Sunday School, Sunday School Lesson

Sunday School Lesson (March 8, 2020) A Prayer for Justice Habakkuk 1:1-4, 12-14

Hello Sunday school teachers, preachers, and students! Welcome to  In this week’s lesson the prophet Habakkuk questions God on the way to a prayer for justice. Habakkuk doesn’t understand how God can justify using the evil and wicked Babylonians to punish Judah, God’s own people.  Habakkuk is hurt, he is probably disillusioned and discouraged. Then he comes to the realization that God did this! This is God’s work, this is God’s plan, and this is God ordained.  God is responsible for what Habakkuk believes is unjust suffering, violence, and pain.  Habakkuk had been praying, asking, and pleading with God for some time and still all he sees is this pain and violence.  Habakkuk sees iniquity, injustice, wrongdoing, wickedness, and immorality. And (at least at this point) as far as he can tell God is doing nothing about it.  Habakkuk is hurt. He is not happy with how God has allowed this to happen and he questions God.  When God graciously answers Habakkuk, he’s not satisfied and he questions God again.  In this unusual dialog with God Habakkuk lays this violence and injustice at the feet of God.  Habakkuk thinks God has been indifferent and silent to the violence and suffering in Judah. It is God who allows evil to go unpunished in Judah and it is God who will use the evil Babylonians to punish Judah.  This brings the notion of theodicy into view. How can God be good and just when evil exists the way it does. Some key ideas surrounding this week’s text includes the terms:  


Justification by Faith


The book of Habakkuk is the eighth book of the twelve books we call the minor prophets.  As I explained last week these books are called minor only because they are shorter in length and they come behind the five major prophets in the Old Testament.  Nelson’s Bible handbook notes that “since the book speaks of the coming destruction of Judah, it had to be written some time before Jerusalem was destroyed by the Babylonians in 587 B.C.”  You may recall that 587 B.C was when the first Jewish Temple was destroyed.  That was the temple King Solomon built for the Ark of the Covenant of the Lord.  So, King David was on the scene about 1,000 B.C.  King David’s United Monarchy (or the united kingdom) divided about sixty nine years later in 931 B.C. and the fall of Jerusalem occurred about  344 years later in 587 B.C. Nelson’s notes that the most likely time for Habakkuk’s composition is probably 600 B.C.  It also explains “Habakkuk’s first dialog with God takes place in 1:1-11.” Nelson’s continues, “In 1:1-4 the prophet asks God how long will God allow the wickedness of Judah to go unpunished.  The people of Judah sin with impunity, and justice is perverted”. So Nelson’s Bible Handbook notes verses 1-4 as referring to the wickedness of Judah. The New Interpreter’s Study Bible explains these verses refer to the Babylonians.  The NISB notes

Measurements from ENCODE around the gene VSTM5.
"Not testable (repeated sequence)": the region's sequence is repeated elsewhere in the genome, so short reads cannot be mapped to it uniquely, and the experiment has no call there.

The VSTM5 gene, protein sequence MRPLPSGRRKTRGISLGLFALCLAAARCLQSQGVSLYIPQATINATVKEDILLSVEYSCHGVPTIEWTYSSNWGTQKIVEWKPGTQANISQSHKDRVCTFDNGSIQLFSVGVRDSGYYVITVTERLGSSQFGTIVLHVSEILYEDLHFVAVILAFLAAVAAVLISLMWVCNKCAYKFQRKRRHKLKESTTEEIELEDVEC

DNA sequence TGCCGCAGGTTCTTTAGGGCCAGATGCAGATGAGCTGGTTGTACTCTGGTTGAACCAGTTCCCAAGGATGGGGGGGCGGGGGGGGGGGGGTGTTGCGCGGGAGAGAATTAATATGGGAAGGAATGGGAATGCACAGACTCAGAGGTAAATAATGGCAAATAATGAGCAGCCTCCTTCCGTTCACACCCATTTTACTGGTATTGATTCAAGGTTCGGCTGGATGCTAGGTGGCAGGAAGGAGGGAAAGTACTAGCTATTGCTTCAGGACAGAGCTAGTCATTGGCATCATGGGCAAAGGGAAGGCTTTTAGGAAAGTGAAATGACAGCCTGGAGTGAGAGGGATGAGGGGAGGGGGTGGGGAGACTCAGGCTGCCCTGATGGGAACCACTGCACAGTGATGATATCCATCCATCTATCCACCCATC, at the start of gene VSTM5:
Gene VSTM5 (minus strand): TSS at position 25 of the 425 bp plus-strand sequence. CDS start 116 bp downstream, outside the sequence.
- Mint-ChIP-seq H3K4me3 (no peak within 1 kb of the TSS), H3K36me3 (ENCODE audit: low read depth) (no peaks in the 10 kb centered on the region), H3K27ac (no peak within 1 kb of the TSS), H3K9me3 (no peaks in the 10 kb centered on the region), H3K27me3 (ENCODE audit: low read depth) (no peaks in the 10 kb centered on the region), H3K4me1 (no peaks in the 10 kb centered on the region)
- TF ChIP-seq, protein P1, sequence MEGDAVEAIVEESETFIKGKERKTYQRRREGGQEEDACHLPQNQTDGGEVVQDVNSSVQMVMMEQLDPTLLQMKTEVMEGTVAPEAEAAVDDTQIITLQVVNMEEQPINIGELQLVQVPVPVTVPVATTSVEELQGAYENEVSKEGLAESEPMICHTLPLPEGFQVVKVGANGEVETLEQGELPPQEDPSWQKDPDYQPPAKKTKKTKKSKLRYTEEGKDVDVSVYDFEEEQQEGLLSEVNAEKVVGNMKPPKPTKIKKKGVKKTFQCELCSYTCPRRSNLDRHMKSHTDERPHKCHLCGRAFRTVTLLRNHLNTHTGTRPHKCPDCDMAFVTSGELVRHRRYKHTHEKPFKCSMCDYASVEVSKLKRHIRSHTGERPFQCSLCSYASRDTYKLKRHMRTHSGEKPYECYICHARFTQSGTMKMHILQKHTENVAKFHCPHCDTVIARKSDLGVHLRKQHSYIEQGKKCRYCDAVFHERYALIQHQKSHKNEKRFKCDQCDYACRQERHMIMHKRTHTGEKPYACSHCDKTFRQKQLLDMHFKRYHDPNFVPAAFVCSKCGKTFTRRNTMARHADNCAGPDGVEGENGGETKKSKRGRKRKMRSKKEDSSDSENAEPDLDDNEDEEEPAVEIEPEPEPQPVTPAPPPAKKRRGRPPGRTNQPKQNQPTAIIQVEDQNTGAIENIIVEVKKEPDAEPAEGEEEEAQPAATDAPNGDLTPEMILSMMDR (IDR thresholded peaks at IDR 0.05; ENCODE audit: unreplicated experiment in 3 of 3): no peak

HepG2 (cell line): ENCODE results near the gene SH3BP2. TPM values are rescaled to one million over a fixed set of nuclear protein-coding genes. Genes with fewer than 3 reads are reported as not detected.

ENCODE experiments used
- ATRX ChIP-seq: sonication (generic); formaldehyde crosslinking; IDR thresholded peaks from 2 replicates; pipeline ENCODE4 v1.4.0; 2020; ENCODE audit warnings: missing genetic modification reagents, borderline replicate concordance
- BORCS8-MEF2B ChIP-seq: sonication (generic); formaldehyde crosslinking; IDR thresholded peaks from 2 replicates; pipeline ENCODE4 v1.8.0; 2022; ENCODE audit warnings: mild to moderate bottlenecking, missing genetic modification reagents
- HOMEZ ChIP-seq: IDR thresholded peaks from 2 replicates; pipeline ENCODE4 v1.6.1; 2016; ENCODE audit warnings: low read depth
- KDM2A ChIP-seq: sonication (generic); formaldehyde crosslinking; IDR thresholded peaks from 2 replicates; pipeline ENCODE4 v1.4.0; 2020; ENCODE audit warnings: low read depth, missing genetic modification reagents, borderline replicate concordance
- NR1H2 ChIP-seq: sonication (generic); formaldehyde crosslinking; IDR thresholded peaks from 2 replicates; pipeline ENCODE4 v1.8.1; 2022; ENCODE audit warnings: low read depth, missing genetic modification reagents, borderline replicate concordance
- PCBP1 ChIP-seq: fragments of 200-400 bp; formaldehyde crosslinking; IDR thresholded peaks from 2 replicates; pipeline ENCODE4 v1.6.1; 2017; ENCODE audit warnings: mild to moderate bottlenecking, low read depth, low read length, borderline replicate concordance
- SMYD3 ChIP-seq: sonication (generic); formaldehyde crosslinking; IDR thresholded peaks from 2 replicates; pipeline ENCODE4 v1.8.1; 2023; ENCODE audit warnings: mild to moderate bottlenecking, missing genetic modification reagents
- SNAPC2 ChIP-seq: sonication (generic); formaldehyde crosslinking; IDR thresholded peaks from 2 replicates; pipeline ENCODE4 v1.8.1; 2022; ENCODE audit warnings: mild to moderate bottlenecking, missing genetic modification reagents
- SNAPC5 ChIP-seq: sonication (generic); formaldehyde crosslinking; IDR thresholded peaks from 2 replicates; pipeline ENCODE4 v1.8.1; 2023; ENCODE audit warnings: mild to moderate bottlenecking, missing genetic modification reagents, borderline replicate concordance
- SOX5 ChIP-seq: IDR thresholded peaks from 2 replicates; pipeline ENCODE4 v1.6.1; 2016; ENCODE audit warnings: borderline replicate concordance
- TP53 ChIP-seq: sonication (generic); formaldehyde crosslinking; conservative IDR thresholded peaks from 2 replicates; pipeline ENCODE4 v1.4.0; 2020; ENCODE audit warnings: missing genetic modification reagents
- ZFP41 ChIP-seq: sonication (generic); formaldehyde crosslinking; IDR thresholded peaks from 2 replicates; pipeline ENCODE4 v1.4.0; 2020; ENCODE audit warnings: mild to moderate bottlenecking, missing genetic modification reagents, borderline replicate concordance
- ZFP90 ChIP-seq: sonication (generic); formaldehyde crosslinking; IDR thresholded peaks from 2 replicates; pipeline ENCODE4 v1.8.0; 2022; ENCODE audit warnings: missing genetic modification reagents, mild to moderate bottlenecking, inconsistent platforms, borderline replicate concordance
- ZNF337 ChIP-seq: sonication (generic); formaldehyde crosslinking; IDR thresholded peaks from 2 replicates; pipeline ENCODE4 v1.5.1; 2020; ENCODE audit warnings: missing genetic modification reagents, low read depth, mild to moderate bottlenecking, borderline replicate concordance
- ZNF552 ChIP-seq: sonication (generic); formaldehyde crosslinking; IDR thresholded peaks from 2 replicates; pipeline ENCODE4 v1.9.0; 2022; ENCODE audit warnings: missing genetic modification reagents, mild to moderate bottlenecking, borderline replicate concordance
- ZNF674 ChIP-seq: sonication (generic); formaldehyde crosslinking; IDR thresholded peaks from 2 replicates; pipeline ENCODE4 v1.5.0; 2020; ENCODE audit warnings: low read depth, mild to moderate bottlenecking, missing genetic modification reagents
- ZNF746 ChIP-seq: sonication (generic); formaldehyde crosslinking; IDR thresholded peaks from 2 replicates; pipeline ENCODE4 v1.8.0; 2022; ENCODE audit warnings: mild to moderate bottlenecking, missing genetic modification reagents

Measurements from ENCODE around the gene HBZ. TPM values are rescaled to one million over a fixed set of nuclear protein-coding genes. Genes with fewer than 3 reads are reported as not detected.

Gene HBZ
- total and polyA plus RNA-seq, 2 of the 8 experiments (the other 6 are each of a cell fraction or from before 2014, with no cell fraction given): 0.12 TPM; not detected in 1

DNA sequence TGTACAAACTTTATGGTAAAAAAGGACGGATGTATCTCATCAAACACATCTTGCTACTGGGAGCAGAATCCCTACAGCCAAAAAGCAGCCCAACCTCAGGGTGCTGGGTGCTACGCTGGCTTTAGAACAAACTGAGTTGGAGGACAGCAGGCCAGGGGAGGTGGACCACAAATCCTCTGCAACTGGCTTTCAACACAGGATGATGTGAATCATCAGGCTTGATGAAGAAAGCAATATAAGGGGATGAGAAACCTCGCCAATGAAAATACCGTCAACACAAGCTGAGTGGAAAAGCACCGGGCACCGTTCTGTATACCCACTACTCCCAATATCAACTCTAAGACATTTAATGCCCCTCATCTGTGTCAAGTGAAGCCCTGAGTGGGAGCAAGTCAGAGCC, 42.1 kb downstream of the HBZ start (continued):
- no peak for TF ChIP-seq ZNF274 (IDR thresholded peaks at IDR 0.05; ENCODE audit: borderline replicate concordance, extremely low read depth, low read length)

“Although many see the slackening of “law” or the failure of “justice” as an indication that those being referred to as “the wicked” are Judeans, subsequent passages clearly identify them as the Babylonians.”  

At any rate, verses one through four are Habakkuk’s complaint to God.  Whether the wickedness and violence refers to the Judeans themselves or the Babylonians, Habakkuk knows and understands the pain and hurt of violence and wickedness.  Habakkuk complains and questions God in verses one through four and God answers Habakkuk’s complaint and question in verses five through eleven. God’s answer obviously does not satisfy Habakkuk because he questions God again in verses 12-17.  

Habakkuk’s  job is to warn the nation of Judah that destruction is coming.  The New Interpreter’s Study Bible notes 

“although Babylon and Judah had been close allies for well over a century, Jehoiakim’s pro-Egyptian sentiments apparently prompted the Babylonians to treat Judah as a conquered enemy rather than an ally.  The result was a Judean revolt against Babylon in 598 BCE”.

In three chapters consisting of fifty-six verses Habakkuk sets forth his warning to Judah while also bringing forward the significant theological concept of theodicy and setting the precedent for the Apostle Paul’s doctrine of justification by faith. The New Interpreter’s Study Bible notes 

“Paul cites Hab. 2:4 as a major textual witness to support his doctrine of justification by faith.  In modern times, Habakkuk’s address to the LORD raises the question of divine absence in relation to the Shoah (Holocaust) and other atrocities”.

The NISB also notes “the book of Habakkuk addresses the question of unjust suffering and evil by presenting the prophet’s appeal to the LORD’s together with God’s answer to the Babylonian betrayal of Judah”.  So while Habakkuk may be small in size, it plays a large role in both Jewish and Christian theology.  

The Lexham Bible Dictionary notes that “Habakkuk is the fourth shortest book in the Old Testament.  Only Obadiah, Nahum and Haggai are shorter”. Lexham also notes that “the prophet grapples with two mysteries

  1. Why God allows evil to go unpunished in his homeland of Judah.
  2. How a righteous God could use Babylon – a wicked nation – to judge sin in Judah”.

Lexham also notes that “Habakkuk’s form, a dialog with God and a concluding hymn, is unique in Old Testament prophetic books”.  Habakkuk is also unique in that the prophet is in conversation with God for the people; whereas other prophets spoke to the people from God.  

The first chapter of Habakkuk deals with the prophets’ complaint, God’s answer, and is the beginning of his unusual dialog with God.  This chapter introduces the notion of theodicy as it “identifies the LORD as the party responsible for bringing evil upon Judah. (NISB)”  Judgement is coming and Habakkuk’s job is to warn Judah. Some important terms to consider about this text include: